Melbourne is one of the world’s most liveable cities, but maintaining its liveability will be one of the key challenges as its population soars towards 8 million people by 2050.
Mosaic Insights has already been engaged by the Victorian Department of Environment, Land, Water and Planning to reinvigorate the Metropolitan Open Space Strategy, but we propose taking these ideas further. We believe Melbourne needs a paradigm shift in our thinking of what makes a city liveable. We explore new ideas for creating engaging open spaces, from revitalised cemeteries to climbing walls on buildings and improving community and environmental resilience through urban forests. These ideas were explored at our Rethinking Melbourne event held at our offices in Cremorne in October 2018.
The event featured three diverse speakers: Daniel Raven-Ellison the founder of the National Park City Foundation, Jacqui Weatherill the Chief Executive of The Greater Metropolitan Cemeteries Trust and Toby Kent the Chief Resilience Officer for the City of Melbourne. Further insights were provided by Mosaic Insights CEO Neil McCarthy and MC for the evening, Councillor Cathy Oke of the City of Melbourne.
The event began with Neil discussing the Design Legacy context of Melbourne, focusing on how decisions in the 1800s, such as the location of the upper Yarra fresh water catchment and the sewerage treatment in Werribee, defined Melbourne’s potential as a functional, growing, thriving and liveable city. Cathy then discussed the First Nations context in the design legacy for Melbourne. Daniel Raven-Ellison told the story of how his one idea “could London become a national park?” became the global National Park City movement. Jacqui Weatherill then spoke of how rethinking cemeteries, as a place for the living, not just for the dead, can release vast swathes of public open space in the urban environment. The final speaker, Toby Kent, discussed how Resilient Melbourne is focussing on urban forestry as one of its flagship actions and creating a Melbourne metropolitan-wide Urban Forest Strategy.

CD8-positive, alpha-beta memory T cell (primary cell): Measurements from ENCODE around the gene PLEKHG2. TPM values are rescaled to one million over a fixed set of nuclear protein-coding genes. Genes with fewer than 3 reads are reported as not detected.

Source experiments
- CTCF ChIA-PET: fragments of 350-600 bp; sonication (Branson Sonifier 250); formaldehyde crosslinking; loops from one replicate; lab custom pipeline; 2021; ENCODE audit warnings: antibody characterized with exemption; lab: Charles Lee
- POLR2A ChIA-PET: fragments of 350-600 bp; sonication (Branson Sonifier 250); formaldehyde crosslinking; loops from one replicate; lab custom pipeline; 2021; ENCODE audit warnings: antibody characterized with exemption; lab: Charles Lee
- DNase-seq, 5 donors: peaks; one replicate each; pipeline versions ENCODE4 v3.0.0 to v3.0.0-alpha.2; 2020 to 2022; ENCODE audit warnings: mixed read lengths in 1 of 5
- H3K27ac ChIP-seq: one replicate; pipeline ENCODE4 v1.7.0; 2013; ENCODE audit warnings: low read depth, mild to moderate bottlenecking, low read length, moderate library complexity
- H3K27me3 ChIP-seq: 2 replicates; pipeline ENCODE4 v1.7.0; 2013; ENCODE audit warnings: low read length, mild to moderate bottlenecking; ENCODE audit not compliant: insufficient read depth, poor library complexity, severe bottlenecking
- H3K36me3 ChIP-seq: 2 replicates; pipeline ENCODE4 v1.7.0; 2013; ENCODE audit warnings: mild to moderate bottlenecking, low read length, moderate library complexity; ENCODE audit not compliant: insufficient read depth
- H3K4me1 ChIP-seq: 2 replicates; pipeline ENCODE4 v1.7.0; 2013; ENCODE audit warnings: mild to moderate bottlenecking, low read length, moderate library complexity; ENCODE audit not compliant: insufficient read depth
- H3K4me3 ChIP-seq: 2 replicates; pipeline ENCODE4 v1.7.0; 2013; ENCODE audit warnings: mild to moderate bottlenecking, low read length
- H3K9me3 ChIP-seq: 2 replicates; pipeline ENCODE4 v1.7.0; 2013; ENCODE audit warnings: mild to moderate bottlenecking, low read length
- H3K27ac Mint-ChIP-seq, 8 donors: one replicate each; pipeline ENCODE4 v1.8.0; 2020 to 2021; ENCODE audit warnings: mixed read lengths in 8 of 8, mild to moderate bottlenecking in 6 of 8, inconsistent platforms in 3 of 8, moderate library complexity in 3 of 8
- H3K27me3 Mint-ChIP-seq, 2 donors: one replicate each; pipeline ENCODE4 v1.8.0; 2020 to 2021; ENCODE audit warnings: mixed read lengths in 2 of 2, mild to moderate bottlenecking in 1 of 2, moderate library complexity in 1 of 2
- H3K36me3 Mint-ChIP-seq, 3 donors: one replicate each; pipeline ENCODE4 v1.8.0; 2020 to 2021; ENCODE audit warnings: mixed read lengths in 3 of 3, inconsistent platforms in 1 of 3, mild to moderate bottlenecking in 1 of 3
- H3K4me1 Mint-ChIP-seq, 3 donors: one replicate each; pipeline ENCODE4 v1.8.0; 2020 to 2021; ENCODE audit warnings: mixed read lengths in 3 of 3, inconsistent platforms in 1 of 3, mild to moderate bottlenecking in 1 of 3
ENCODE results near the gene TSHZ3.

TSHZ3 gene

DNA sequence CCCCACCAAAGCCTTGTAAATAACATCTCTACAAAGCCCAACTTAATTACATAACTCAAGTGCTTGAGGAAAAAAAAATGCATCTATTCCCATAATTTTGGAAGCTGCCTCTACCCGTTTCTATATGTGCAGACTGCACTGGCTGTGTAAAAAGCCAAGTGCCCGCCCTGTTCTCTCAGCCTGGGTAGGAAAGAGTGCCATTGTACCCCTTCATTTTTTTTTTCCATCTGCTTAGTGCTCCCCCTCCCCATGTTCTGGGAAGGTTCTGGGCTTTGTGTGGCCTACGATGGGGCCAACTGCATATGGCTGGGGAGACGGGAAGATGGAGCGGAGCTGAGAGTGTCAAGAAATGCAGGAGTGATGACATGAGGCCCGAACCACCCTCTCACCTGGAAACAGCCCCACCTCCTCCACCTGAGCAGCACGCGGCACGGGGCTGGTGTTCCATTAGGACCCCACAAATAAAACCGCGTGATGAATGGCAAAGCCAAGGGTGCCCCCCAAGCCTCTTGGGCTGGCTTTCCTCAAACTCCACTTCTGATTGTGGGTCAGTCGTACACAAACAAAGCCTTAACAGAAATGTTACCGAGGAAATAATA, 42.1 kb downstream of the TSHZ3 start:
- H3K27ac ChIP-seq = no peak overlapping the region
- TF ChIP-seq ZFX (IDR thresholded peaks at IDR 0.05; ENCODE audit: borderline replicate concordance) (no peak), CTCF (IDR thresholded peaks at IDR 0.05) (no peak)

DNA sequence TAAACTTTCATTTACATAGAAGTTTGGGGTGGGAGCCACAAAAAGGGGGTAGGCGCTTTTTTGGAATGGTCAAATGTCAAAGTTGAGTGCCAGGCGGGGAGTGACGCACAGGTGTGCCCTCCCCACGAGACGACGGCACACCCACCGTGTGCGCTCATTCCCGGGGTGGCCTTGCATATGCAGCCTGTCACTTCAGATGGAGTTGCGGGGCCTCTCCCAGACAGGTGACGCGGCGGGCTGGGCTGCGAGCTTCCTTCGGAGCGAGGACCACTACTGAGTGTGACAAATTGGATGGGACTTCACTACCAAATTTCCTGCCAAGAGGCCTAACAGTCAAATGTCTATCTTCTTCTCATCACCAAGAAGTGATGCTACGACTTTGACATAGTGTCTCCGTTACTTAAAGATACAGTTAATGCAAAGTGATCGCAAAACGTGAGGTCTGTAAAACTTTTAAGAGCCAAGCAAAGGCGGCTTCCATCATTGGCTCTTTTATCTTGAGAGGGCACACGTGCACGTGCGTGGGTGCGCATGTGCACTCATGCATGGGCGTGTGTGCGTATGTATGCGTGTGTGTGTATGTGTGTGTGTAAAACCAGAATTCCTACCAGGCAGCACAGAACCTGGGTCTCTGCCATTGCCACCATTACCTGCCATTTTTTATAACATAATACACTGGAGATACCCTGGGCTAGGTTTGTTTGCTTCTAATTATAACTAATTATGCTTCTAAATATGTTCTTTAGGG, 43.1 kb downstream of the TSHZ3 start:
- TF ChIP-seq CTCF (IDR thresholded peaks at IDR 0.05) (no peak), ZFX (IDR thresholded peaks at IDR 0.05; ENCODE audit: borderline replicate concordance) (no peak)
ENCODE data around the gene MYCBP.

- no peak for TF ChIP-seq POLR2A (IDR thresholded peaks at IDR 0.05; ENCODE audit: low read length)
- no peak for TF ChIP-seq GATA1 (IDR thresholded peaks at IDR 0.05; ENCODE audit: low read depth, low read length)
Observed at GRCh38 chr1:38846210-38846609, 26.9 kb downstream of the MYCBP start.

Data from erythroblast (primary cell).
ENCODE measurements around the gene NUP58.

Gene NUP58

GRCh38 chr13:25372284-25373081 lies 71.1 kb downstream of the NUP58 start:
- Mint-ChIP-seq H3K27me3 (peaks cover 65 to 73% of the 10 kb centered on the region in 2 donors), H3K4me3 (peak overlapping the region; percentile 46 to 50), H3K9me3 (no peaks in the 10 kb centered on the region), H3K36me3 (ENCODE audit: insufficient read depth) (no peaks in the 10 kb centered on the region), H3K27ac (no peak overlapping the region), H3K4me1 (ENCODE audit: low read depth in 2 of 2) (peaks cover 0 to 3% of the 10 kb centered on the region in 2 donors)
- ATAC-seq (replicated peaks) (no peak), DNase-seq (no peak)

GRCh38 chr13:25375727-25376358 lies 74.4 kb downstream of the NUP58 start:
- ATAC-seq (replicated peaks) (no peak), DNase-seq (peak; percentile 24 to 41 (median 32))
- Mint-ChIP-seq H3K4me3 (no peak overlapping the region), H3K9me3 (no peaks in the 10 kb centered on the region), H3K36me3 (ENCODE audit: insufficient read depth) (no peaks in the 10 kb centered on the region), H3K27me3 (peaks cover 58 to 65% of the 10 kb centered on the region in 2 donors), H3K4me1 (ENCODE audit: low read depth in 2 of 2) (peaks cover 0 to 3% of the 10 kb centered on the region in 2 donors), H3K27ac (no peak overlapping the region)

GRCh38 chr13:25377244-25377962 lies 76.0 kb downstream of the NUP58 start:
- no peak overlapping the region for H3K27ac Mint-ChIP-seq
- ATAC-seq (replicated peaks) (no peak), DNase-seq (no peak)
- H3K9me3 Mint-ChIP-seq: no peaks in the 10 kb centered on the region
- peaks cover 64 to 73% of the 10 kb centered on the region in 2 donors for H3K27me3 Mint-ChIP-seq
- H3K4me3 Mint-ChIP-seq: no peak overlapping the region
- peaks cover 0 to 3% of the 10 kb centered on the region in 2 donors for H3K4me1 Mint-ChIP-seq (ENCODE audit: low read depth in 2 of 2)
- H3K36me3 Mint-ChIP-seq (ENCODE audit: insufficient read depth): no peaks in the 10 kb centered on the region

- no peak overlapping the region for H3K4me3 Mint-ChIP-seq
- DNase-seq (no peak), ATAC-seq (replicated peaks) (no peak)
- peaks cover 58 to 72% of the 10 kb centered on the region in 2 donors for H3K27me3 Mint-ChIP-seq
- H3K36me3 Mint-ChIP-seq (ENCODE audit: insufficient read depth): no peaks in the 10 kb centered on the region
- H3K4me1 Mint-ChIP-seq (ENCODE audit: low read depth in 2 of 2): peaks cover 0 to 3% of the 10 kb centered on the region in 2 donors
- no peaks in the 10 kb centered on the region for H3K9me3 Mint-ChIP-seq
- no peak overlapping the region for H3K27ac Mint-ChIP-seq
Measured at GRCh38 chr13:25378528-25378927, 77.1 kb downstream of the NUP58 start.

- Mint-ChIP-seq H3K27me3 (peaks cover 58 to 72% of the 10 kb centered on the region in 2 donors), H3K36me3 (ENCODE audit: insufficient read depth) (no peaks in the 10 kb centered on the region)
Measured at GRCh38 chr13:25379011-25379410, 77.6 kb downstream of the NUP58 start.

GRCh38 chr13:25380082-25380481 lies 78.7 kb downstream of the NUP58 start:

The event finished with a panel discussion featuring the three speakers with questions from the audience of over 100 people compromised of academics, local councils, water authorities and consultants.